Home / HR Strategies / Recruitment Costs / How can I judge a job’s market value?

How can I judge a job’s market value?

How can I judge a job’s market value?

How should I approach recruitment during a recession?

Is what you pay competitive in today's job market? If you pay too little, you risk losing valuable employees and attracting only the less desirable in their place. If you pay too much, you're squandering valuable company resources.

Often the best gauge of pay parity is the quality of the applicants you're attracting and another is how high your employee retention rates are. You could also take a look at Monster's Salary Calculator and Career Benchmarking tools to assess where your pay scales sit taking into account industry, region, company size and many other factors.

If these reveal you need to fine tune your pay scales, how best to go about it?

The current market
To get the overall picture, you need access to the most up-to-date information about salary, benefits, and bonuses – something which can be obtained by regularly scanning job adverts. The benefit of this method that you can see the full job description, rather than just presuming all job titles carry the same level of responsibility.

Just like many areas of business, employment is a deal done on the basis of supply and demand. The workers with the skills and experience influence supply in the job market, and the companies currently hiring for certain positions influence the demand. How rare an employee's skills are and how much you need them is the fundamental basis for calculating your worth in salary and benefits.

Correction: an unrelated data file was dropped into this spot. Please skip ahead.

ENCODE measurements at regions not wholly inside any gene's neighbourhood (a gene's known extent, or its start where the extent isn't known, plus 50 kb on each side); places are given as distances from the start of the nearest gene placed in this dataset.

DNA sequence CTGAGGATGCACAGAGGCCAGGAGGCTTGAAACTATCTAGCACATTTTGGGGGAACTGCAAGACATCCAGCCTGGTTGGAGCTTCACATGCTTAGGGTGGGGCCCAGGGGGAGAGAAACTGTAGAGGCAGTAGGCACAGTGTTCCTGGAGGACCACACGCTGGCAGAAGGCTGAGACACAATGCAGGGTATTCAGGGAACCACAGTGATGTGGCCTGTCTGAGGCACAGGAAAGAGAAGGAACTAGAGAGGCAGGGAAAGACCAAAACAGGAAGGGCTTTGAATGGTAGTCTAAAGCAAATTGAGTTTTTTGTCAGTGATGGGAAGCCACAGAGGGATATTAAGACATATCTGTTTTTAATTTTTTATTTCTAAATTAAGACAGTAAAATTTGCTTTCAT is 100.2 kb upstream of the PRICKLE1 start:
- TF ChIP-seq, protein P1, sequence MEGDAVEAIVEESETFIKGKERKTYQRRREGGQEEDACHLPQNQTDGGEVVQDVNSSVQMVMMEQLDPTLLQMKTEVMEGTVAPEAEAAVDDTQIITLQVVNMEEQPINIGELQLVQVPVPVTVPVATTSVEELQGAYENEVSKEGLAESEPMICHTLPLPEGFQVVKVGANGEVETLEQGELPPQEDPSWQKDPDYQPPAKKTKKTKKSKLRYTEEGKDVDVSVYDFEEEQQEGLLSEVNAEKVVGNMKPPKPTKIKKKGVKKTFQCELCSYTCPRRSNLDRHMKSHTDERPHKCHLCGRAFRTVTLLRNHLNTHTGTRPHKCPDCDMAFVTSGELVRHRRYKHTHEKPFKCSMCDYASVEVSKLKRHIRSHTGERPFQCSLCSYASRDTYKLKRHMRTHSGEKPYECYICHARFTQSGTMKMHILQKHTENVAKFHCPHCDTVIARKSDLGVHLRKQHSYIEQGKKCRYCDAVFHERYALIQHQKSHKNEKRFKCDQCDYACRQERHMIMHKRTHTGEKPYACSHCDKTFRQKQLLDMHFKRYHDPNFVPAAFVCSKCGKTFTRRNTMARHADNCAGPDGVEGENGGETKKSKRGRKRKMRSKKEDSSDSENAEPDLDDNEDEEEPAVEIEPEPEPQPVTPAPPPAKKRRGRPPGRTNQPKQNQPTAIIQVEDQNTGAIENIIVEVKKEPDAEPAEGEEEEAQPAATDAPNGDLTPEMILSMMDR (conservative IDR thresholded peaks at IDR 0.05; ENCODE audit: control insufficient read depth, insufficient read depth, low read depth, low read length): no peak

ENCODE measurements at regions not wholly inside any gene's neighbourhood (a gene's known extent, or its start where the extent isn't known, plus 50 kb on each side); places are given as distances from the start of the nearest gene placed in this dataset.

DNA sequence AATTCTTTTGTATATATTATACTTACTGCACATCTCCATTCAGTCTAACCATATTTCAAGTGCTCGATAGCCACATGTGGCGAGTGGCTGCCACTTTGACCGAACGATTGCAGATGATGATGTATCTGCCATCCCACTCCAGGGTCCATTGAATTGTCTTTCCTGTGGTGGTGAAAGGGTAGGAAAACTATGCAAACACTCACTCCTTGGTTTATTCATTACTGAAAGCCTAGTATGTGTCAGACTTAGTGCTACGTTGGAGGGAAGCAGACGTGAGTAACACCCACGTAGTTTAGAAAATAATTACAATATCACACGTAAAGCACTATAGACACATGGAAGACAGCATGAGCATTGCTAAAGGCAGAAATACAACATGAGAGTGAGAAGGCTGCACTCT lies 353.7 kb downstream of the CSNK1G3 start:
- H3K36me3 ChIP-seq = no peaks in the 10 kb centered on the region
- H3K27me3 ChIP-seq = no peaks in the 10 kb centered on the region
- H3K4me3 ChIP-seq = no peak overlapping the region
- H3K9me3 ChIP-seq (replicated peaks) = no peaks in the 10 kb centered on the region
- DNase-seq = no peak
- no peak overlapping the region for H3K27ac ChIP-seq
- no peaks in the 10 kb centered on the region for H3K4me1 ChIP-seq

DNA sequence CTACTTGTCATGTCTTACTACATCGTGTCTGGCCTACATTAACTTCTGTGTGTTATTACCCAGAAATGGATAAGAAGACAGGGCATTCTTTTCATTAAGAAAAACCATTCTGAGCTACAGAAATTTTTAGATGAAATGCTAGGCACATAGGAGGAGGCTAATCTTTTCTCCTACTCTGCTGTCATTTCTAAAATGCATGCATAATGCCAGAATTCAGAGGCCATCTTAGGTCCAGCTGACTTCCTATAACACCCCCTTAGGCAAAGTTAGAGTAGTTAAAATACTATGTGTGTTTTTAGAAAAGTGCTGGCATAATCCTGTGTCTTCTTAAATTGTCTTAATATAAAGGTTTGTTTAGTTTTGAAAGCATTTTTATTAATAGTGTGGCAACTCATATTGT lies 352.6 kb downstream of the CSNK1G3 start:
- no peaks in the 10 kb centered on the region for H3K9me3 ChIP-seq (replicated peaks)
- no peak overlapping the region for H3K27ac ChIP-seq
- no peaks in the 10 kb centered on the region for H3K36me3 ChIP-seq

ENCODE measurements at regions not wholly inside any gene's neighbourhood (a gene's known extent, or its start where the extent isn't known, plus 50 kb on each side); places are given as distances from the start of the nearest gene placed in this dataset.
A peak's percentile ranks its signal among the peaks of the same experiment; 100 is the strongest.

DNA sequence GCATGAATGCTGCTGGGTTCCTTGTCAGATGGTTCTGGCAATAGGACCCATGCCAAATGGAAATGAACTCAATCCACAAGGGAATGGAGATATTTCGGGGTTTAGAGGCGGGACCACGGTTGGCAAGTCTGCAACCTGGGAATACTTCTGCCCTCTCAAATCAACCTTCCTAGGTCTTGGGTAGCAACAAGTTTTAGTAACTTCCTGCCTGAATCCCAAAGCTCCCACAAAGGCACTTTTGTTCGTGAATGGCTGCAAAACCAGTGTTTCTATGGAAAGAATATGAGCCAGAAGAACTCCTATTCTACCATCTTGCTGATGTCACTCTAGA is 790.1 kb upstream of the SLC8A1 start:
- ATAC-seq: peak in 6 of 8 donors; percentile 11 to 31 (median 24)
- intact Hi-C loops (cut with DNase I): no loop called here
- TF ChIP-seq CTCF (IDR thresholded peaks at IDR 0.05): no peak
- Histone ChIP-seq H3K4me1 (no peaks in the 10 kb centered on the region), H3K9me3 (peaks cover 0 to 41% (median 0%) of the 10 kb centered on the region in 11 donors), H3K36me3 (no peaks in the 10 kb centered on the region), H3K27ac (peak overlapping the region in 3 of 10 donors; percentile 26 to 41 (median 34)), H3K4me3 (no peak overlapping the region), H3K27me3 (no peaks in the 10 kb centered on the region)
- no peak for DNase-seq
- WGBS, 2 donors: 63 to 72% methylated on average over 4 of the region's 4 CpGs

Another approach to determining pay is to structure it to support your company's strategy. This means in effect, you will be prepared to pay higher than market value to attract talent for the jobs your company values most. This is sometimes known as ‘strategic work valuation' and it's probably how you would set about paying staff if you were starting your company from scratch again.

However, before you can assign pay priority you need to reach consensus on what your strategy is and, more problematically, which roles therefore count most.

There are some basic rules when constructing a pay scale.

  • Assess each job's content and the contribution tit makes to company goals
  • Group together jobs that have a similar value
  • Count these groups to determine your company's pay ranges.
  • Use market information to assign a minimum, mid and maximum amount to each job.

Minimum point salaries are generally given to novices; mid point to effective, but not outstanding performers and maximum point salaries to the best performers and those whose are making the most valuable contribution to your business. Any change in pay should accurately reflect who is performing best and is worthy of development or promotion.

Review your salary ranges annually to ensure they stay in line with your business's success, external markets, and internal pay equity.

Developed effectively, the pay structure recognizes career development in addition to promotion. It demonstrates and pays for the business results on which your organization places value. A transparent, fair and effective pay structure will not only help retain your most valuable staff; it will also attract high calibre job candidates.

That's why it pays, from the outset, to get it right.

Discuss this issue on The Employer Forum.